Here's when I blew a gasket during NASCAR 3D: The IMAX Experience. Talking about the gigantic custom trailers that transport regulation vehicles to speedways across the country, narrator Kiefer Sutherland reports that ''of course'' the rigs are ''equipped with AOL for Broadband.'' Of course? It's not enough that America Online is an official NASCAR partner, and that AOL is a corporate cousin of Warner Bros., which shares a producing credit for the movie with IMAX and the National Association of Stock Car Auto Racing itself? Or that corporate cousin Turner Sports Interactive produces the official NASCAR website? Or that I, in my 3-D glasses, was taking notes for Entertainment Weekly, a division of corporate cousin Time Inc.? This 47-minute ride needed to make room for an on-air product pitch, too?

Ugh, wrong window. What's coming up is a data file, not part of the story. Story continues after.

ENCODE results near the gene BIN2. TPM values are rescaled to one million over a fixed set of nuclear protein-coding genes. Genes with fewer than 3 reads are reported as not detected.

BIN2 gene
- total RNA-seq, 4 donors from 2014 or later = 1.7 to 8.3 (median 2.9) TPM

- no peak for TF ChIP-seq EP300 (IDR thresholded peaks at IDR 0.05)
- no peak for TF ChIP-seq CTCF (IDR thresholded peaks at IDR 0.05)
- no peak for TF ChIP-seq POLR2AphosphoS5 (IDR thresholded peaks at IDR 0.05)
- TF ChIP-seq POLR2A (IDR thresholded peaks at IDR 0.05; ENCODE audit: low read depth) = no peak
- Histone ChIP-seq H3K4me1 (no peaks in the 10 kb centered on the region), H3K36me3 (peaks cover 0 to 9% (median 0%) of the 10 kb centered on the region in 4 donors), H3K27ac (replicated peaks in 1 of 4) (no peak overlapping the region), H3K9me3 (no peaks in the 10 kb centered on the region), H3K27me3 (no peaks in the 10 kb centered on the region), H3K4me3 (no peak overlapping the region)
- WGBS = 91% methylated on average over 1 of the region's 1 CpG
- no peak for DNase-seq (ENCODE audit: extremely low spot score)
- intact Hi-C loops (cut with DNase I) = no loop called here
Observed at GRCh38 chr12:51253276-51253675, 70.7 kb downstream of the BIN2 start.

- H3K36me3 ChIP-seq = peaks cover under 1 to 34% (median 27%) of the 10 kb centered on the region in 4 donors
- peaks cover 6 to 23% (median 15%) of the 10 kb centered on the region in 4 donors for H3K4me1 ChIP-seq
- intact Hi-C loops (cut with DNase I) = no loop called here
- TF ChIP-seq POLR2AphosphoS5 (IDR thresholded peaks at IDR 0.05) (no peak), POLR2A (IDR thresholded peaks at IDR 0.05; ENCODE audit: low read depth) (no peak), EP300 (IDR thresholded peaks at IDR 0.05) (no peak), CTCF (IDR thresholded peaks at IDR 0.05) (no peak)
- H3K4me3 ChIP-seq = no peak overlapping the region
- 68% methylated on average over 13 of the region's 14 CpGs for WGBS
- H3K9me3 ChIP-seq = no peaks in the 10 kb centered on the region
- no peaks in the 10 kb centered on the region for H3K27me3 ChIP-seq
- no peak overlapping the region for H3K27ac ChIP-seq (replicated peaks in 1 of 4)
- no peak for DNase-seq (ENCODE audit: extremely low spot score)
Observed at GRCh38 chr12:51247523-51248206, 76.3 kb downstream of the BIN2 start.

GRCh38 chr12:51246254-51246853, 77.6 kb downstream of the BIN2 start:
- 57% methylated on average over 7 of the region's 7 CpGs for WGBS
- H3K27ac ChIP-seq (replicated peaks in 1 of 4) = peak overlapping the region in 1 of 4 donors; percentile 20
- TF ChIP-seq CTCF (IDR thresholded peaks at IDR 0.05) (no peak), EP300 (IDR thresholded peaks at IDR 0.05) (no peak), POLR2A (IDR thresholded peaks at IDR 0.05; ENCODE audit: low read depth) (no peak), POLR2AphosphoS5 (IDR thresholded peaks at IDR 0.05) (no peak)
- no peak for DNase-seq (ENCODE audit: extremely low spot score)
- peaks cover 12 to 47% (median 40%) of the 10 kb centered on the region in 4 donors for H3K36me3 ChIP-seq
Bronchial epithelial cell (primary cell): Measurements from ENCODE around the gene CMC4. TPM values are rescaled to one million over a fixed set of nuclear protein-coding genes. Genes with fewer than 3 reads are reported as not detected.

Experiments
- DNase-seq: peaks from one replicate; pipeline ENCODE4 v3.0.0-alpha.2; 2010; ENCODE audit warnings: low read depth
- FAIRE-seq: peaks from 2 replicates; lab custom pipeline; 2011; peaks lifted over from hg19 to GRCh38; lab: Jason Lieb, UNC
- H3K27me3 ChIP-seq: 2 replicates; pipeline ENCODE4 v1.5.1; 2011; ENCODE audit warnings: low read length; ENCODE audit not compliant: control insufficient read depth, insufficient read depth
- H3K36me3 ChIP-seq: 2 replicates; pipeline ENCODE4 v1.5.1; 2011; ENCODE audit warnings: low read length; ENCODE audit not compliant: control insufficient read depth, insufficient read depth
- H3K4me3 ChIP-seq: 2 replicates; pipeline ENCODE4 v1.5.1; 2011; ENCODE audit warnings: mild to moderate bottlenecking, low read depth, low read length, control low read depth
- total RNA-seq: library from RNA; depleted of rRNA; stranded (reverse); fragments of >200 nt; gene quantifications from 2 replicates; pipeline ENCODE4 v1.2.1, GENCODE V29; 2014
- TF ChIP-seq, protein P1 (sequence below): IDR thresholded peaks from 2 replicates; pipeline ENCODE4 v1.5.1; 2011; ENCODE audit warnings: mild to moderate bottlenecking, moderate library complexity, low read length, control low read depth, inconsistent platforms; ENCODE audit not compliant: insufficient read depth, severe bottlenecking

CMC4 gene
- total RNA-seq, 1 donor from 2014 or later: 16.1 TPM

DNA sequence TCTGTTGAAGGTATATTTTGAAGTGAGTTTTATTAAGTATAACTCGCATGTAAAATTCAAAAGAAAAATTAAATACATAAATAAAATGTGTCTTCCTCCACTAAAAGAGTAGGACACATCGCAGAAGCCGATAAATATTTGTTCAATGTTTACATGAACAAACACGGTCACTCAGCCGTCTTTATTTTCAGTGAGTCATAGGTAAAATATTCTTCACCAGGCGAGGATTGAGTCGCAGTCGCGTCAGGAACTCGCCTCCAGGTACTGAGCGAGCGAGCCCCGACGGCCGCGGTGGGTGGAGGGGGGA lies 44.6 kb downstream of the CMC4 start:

It's the ''of course'' that temporarily strips the gears of synergy: This otherwise entertaining, aficionado-oriented production, with its circus-act technology that lets a viewer feel, briefly, like a member of the Petty racing dynasty, is as gaudily patched with corporate sponsorship as the sport itself. And that's not counting the piggyback promotion achieved with every shot of the logo-covered fans who have made auto racing America's biggest spectator sport. Operating, no doubt, from the notion that ''NASCAR 3D'' should look as sunburned, frowsy, and well lubricated as the subject and population it covers, director Simon Wincer never settles for sleekness when mishmash will do. A few seconds of behind-the-wheel POV and we're watching a pit crew running their paces, then fans cheering, then inset shots of dramatic crashes, then a loving memorial to late racing hero Dale Earnhardt, then back to a couple hundred more logos. Incidentally, Domino's Pizza is the ''official pizza delivery'' of NASCAR. I'm just saying.